Whether you are single, in a relationship, or “it’s complicated” this Valentine’s Day, don’t forget to show yourself some love.
Image is used under Creative Commons courtesy of Thomas Hawk/flickr.com
But what does it really mean to love yourself? Should we all go out and buy ourselves chocolates and teddy bears and maybe stand outside our windows with a boombox playing Peter Gabriel’s “In Your Eyes?” The chocolates aren’t such a bad idea, but the truth is that self-love looks different for everyone. Here’s what self-love means to me:1) Respecting yourself and expecting respect from others. This one is tougher than it sounds. But I think that expecting respect from others begins with respecting yourself. This reminds me of a quote I used to see sprinkled around Facebook: "Respect yourself enough to walk away from anything that no longer serves you, grows you, or makes you happy." Although I can imagine a few exceptions to this rule, such as some "selfless" acts, I think this is awesome advice. Don't settle -- you deserve respect.2) Taking care of your well-being. Show yourself love by taking care of yourself, the same way you take care of your loved ones when they are feeling under the weather or the way you encourage them in achieving their wellness goals. Whether that means letting yourself sleep in, adding more activity to your day, or seeking counseling to help you through a rough time, treat your body and mind well!3) Making time for you. It's not selfish to make time for yourself. In fact, I think it's the opposite of selfish -- for me, getting enough "me time" actually allows me to be a better friend, coworker, and citizen of the earth. Along the same lines, don't be afraid to say "no!" If you don't want to do something or don't feel comfortable, allow yourself to say no. Being kind and understanding to others is great, but you don't have to please everybody all of the time.4) Forgiving yourself for making mistakes. Nobody is perfect. As a self-identified perfectionist, this has been a hard lesson for me to learn. It's okay to make mistakes -- we all do! Yes, even Oprah makes mistakes. Forgive yourself, and then learn and grow from the experience. In fact, some of the most interesting, wise, and compassionate people I know are the ones who have made a lot of "mistakes" and learned unexpected and invaluable lessons from those experiences.5) Indulging every now and then, whether it's a good book, your favorite dessert, or a trashy TV show. Most would agree that life usually isn't easy, and it's not always fun. So allow yourself to feel good and enjoy the simple pleasures in life. We all deserve a little break, right?6) Cultivate your hobbies or passions. Even though you may have to do a lot of things every day that you aren't totally passionate about (e.g. taking out the garbage), make a conscious effort to engage in more experiences that really satisfy your soul. Not only does exploring your passions and hobbies teach you a lot about those passions or hobbies, but you also learn so much about yourself and your strengths in the process. 7) Seeing the good in you. We are all so quick to dwell on the things we don't like about ourselves. My nose is weird. I'm a bad writer. I have a silly laugh. My nose? Sure, it's different, but I can see reflections of my parents and my grandparents when I look at myself. My nose is a marker of my ancestry, and that's actually pretty cool. My writing? Yeah, it's not that great, but I find it therapeutic to get my thoughts out, and I feel better after writing. My laugh? Even if it's silly, it definitely lets people know I think something they said is funny, which in turn makes them feel good. And it makes me feel good to know I made someone else feel good. We so easily embrace the "flaws" of those we love, but why can't we embrace our own quirks? Better yet, let's not be afraid to be confident about all of the incredible things we've got going for us. Rock what you've got!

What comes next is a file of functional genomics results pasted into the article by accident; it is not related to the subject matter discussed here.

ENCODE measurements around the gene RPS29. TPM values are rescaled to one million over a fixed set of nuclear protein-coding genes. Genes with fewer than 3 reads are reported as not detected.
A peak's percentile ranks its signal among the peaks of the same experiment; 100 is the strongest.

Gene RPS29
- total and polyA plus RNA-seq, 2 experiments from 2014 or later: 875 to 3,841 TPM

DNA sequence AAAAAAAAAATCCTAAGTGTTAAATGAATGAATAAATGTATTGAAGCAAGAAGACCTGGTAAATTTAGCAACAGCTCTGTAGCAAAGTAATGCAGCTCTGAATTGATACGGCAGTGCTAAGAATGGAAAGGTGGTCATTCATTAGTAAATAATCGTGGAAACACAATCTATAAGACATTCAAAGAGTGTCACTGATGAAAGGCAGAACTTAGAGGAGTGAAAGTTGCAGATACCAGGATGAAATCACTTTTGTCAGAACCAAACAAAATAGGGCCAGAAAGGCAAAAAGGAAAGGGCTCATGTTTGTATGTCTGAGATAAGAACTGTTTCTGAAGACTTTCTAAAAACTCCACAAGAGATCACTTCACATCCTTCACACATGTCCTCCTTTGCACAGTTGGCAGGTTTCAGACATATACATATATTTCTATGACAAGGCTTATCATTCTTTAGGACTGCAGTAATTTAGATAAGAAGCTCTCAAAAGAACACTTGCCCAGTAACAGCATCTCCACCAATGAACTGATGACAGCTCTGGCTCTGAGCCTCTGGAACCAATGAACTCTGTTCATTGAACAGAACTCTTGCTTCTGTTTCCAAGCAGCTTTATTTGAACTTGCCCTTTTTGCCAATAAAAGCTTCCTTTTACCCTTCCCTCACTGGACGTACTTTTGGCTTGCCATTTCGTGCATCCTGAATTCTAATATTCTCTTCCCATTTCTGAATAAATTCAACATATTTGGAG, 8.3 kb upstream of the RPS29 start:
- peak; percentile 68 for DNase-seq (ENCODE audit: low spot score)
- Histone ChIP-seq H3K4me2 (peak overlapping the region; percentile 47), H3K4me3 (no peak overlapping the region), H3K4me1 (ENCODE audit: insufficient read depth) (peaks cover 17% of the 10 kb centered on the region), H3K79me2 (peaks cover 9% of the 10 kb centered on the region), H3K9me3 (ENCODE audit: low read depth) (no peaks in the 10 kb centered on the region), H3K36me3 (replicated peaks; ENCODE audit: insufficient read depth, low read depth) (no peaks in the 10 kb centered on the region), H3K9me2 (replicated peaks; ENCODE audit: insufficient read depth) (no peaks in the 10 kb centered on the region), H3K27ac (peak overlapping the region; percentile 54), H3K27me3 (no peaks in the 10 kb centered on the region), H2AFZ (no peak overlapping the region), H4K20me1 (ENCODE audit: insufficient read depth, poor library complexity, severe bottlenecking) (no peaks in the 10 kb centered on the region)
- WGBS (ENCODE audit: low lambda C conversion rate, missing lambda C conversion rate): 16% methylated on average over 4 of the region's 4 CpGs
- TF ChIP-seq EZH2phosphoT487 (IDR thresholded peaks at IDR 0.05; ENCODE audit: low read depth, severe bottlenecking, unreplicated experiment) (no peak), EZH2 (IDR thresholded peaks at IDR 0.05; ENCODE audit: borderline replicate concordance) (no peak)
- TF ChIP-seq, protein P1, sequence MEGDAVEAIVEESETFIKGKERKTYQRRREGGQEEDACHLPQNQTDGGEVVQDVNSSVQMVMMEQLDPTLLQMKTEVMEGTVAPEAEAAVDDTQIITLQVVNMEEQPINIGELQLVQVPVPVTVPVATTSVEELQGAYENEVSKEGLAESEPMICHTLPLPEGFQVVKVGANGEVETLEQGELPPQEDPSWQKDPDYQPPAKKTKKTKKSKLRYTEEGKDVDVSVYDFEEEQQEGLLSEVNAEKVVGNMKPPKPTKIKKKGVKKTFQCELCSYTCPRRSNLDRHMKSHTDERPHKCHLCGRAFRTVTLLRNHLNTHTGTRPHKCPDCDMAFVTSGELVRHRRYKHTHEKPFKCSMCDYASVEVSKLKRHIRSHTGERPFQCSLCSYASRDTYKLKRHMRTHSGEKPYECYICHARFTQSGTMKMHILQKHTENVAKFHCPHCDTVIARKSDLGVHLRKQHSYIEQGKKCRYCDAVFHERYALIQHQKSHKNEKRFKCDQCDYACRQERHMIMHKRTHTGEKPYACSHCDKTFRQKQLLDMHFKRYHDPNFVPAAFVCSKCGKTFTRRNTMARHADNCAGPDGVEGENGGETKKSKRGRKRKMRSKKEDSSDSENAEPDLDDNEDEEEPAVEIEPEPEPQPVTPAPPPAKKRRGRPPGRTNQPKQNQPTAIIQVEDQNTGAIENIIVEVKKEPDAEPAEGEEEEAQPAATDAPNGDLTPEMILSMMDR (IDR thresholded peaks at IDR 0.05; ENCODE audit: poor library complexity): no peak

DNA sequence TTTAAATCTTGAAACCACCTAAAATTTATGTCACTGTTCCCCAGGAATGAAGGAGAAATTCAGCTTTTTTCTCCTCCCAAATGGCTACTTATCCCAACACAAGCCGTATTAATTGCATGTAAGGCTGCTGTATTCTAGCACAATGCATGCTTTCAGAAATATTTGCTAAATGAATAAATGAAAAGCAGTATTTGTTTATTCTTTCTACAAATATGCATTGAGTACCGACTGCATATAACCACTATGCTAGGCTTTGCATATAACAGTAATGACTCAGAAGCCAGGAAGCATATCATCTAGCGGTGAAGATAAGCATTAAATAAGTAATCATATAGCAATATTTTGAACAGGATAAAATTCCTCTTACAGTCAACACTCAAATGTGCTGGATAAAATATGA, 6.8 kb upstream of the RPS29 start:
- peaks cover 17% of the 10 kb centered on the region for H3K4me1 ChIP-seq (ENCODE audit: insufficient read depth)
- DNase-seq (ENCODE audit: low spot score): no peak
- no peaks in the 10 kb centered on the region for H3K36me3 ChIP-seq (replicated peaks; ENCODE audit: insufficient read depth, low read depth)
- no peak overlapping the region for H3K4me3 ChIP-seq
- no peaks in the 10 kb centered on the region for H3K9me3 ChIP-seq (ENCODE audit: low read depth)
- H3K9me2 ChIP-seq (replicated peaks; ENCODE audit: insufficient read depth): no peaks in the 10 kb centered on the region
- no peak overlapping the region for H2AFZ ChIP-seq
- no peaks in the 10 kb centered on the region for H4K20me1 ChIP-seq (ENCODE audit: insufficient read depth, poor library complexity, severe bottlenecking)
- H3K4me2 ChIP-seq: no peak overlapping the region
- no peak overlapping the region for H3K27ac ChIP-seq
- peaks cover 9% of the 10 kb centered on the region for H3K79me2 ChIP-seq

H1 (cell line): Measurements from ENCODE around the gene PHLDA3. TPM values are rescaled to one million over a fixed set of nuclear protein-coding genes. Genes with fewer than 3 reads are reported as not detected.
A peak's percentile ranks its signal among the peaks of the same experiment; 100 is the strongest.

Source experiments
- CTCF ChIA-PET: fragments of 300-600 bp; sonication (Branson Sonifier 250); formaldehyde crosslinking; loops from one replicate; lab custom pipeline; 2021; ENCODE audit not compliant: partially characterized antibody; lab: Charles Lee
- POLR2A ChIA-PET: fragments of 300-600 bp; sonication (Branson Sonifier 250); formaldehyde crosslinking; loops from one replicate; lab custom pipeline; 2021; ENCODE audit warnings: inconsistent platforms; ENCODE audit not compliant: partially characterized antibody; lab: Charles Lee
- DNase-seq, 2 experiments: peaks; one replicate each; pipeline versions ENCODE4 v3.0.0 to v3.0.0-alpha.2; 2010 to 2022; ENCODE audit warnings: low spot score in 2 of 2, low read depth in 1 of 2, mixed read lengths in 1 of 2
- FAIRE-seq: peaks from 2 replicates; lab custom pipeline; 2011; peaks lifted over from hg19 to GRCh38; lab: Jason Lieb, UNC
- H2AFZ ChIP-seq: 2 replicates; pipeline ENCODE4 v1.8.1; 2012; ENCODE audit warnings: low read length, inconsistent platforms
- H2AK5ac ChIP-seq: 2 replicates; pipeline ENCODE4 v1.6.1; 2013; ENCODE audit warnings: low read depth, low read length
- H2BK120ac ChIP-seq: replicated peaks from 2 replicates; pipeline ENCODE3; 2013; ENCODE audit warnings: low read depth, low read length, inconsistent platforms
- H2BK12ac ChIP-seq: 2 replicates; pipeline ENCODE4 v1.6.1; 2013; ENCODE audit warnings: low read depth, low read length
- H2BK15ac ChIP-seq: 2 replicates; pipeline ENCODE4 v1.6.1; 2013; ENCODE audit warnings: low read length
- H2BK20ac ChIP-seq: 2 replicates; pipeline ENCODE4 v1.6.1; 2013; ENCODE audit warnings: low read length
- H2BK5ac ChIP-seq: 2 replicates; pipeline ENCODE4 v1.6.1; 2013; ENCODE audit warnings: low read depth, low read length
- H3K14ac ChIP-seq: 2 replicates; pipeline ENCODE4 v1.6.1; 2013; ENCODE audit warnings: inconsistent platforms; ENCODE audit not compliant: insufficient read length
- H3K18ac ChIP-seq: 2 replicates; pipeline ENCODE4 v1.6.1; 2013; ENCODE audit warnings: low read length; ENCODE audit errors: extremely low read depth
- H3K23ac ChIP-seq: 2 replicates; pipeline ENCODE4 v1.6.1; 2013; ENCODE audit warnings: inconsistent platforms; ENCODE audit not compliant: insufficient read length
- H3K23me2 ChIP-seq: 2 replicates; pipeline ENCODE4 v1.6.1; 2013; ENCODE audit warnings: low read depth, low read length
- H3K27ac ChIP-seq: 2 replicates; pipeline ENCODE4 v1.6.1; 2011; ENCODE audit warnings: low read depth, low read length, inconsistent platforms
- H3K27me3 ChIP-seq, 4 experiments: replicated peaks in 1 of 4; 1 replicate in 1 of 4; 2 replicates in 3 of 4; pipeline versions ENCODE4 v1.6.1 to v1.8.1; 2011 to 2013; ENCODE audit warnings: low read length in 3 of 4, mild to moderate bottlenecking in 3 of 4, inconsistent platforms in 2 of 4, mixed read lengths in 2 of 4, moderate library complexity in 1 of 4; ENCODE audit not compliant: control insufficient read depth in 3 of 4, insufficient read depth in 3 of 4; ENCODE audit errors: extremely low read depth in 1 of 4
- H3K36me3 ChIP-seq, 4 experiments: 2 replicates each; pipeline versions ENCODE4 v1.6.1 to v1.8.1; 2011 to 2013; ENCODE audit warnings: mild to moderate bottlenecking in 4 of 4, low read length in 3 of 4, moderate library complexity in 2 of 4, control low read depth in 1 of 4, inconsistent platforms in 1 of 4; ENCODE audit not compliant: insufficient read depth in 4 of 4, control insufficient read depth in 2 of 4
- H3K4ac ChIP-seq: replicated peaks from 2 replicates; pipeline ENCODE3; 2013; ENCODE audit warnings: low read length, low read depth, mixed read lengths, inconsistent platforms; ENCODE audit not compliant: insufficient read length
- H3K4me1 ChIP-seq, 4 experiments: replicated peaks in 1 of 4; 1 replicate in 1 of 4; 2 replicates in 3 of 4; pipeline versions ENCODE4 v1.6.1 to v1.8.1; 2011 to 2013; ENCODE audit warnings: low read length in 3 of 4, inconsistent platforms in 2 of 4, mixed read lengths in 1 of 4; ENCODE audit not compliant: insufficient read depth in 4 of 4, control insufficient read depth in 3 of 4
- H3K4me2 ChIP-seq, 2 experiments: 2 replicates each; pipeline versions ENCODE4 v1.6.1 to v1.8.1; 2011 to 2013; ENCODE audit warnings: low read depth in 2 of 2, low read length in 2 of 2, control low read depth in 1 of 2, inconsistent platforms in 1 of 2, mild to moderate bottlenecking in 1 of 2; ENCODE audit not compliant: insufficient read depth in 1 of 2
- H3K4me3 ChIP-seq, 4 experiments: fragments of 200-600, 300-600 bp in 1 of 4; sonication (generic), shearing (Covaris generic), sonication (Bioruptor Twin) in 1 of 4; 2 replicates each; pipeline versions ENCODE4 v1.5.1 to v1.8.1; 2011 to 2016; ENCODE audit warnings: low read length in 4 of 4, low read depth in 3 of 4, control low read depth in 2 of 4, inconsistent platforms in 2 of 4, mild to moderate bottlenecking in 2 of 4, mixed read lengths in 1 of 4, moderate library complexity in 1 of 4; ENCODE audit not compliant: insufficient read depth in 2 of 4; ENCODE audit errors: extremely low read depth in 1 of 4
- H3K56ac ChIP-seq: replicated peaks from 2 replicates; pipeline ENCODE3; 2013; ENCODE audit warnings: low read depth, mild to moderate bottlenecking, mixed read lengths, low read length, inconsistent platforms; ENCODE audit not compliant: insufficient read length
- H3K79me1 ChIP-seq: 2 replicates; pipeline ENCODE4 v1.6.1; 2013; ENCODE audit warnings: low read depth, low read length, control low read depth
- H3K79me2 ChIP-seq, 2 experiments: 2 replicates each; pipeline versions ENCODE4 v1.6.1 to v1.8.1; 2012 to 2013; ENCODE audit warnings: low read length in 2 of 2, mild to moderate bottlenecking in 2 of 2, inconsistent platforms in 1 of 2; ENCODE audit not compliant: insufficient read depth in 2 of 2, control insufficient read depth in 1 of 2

Image is used under Creative Commons courtesy of Donna Grayson/flickr.comLoving yourself is not just a placeholder for loving another. It's not just a silly self-help strategy, either. And loving yourself is certainly not conceited. Loving yourself, I believe, is an absolutely necessary requisite to finding peace and deep satisfaction within our relationships and lives. So this V-day, I want to leave you with those two little words: love YOU!
By Lindsay Miller, SPH
Posted by Body Peace Corps.